A minimum wage of $3.50 an hour, equal to the highest government-set figure in the nation, officially was recommended yesterday for workers in the wholesale trade, manufacturing and printing industries in the District of Columbia.

If adopted, the new rate would bring a 60-cent hourly wage increase for at least 2,500 of the lowest-paid workers in the three industries. Management officials said it probably would trigger higher wages for many of the 25,000 other workers in those industries.

Onpaper, the current District of Columbia minimum wage in the industries is $2.46 an hour, set in 1973, but in reality all workers must be paid at least the federal minimum of $2.90, which took effect in January.

The machinery leading to a $3.50 rate was set in motion by the D.C. Wage-Hour Board, an arm of the city's Department of Labor, which voted yesterday to schedule a hearing for 10 a.m. May 22 at 614 H St. NW, Room 614.

Richard R. Seideman, the board's executive officer, said the earliest the increase could go into effect is September.

The hearing will be held on a recommendation made unanimously by a fact-finding panel that included labor, management and neutral public members. It said $3.50 is the least a worker should earn to maintain an adequate living standard.

The $3.50 figure was described as a compromise, with labor members pushings for $4 and management seeking to adopt the $2.90 federal minimum.

The $3.50 figure is equal to the wage floor adopted in February for maids and other domestic workers in D.C. That currently is the highest government-set-minimum wage in the nation. Alaska has the nation's highest minimum wage that applies to all industry groups. $3.40 an hour.

The proposed new wage revived an old controversy between labor and managenment over the effect of a District minimum wage that is higher than the federal minimum adopted generally for similar work by Maryland and Virginia. (Virginia permits a $2.35 rate for certain small businesses).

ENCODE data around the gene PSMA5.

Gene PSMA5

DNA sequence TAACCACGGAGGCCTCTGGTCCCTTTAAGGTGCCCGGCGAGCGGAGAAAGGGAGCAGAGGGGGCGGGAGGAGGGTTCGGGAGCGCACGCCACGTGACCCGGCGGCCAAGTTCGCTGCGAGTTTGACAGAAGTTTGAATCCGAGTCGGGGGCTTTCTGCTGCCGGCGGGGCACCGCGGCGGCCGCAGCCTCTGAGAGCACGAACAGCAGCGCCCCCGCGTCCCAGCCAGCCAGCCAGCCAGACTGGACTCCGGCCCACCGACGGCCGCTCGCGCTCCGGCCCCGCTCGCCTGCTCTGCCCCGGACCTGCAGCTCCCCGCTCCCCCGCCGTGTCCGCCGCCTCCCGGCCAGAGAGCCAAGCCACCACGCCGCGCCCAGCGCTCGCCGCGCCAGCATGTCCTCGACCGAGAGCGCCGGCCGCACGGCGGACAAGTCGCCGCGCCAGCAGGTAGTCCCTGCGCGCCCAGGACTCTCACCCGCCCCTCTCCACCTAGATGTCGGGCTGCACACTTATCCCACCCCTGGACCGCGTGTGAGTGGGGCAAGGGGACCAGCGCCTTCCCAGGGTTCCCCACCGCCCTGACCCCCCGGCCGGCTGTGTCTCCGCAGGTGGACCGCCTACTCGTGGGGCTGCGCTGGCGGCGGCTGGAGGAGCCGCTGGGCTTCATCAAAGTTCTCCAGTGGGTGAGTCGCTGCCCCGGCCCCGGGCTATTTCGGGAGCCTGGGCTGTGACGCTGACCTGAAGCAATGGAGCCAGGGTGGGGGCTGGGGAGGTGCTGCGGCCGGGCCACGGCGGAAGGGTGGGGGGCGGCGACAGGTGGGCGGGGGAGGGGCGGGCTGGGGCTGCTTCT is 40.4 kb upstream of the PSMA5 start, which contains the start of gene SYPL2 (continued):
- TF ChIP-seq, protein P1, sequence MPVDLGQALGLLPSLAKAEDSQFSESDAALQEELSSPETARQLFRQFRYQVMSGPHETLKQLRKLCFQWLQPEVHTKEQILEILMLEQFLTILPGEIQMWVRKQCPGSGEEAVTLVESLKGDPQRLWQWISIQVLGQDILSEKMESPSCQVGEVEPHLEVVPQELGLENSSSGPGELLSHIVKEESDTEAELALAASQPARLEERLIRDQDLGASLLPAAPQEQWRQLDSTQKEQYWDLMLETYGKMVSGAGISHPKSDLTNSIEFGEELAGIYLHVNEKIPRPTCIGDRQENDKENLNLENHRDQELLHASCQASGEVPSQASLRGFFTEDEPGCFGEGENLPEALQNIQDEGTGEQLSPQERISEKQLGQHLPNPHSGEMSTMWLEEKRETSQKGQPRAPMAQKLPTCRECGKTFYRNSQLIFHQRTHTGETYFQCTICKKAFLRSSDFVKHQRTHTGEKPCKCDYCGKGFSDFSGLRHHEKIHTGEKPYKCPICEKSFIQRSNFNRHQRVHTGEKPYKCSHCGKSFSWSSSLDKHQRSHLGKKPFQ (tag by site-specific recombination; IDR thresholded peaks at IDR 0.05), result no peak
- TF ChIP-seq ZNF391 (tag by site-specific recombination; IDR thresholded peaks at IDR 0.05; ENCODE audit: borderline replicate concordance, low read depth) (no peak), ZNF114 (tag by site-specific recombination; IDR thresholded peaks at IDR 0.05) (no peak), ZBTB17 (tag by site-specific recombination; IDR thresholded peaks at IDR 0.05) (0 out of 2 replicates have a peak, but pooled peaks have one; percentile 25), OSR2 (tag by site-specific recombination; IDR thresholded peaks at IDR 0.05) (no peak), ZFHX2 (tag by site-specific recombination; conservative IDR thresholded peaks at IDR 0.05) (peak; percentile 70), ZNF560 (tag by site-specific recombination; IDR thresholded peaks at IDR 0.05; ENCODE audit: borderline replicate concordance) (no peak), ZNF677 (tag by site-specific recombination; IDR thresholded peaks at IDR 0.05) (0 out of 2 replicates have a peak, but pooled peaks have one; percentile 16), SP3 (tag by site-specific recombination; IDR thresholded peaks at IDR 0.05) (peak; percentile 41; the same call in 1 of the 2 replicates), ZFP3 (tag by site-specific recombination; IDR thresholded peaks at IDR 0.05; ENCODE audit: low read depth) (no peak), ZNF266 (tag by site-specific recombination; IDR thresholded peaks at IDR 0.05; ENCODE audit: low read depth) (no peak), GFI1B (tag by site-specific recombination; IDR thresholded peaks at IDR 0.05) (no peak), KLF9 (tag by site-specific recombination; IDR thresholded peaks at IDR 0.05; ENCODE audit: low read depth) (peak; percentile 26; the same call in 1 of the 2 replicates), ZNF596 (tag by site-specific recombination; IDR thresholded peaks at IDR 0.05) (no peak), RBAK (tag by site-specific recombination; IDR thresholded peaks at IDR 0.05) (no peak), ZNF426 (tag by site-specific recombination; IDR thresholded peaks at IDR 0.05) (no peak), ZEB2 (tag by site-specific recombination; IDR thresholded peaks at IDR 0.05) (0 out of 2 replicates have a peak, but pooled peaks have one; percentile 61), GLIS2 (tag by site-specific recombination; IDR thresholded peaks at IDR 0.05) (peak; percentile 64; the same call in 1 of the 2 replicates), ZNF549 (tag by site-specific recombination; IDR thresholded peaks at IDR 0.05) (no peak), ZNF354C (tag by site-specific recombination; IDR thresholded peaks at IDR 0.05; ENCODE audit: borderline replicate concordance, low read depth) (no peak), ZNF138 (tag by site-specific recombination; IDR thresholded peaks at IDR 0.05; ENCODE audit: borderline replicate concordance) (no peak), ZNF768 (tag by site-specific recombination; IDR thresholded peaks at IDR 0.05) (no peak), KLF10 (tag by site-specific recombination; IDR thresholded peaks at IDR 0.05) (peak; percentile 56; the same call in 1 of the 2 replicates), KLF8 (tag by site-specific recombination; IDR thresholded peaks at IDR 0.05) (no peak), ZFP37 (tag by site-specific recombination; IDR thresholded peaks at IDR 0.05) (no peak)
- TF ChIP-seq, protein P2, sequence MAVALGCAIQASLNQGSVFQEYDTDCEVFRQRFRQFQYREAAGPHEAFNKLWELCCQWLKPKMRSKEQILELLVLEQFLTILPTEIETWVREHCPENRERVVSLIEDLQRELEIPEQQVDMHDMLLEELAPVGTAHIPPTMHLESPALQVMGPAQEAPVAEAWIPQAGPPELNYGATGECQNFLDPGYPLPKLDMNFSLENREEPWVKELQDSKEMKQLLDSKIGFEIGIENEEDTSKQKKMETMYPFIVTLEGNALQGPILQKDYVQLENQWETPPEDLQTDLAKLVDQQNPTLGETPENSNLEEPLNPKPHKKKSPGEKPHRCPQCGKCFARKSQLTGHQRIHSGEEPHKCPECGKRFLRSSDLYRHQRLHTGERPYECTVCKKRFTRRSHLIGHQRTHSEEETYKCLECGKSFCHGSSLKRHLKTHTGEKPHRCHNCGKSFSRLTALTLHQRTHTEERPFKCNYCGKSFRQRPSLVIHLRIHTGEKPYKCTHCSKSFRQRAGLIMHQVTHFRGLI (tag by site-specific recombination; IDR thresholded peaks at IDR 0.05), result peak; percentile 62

John R. Tydings, executive vice president of the Metropolitan Washington Board of Trade, said the proposal "is misguided public policy which is bound to shrink the number of jobs in the city" as employers move to the suburbs.

Robert E. Petersen, president of the Greater Washington Central Labor Council, AFL-CIO, disputed this. He contended that most workers in the printing industry already earn $4.50 or more, and that the increases would affect only those paid at the poverty level.

Robert T. Kaufman, president of Printing Industry of Metropolitan Washington, a trade group,, and of Ex-speed-ite Service, Inc., a printing firm said the increase is bound to push costs upward as better-paid workers seek to maintain their advantage over those paid less.

Seidman said the new minimums would apply to the city's newspapers and would affect the minimum wage paid by The Washington Post to part-time inserters, who assemble printed sections into complete newspapers.

John M. Dower, The Post's vice president for communications, said the paper would not contest the increase. He said 60 to 120 inserters are hired each day as they are needed. A spokeswoman for The Washington Star said all inserting there is done mechanically.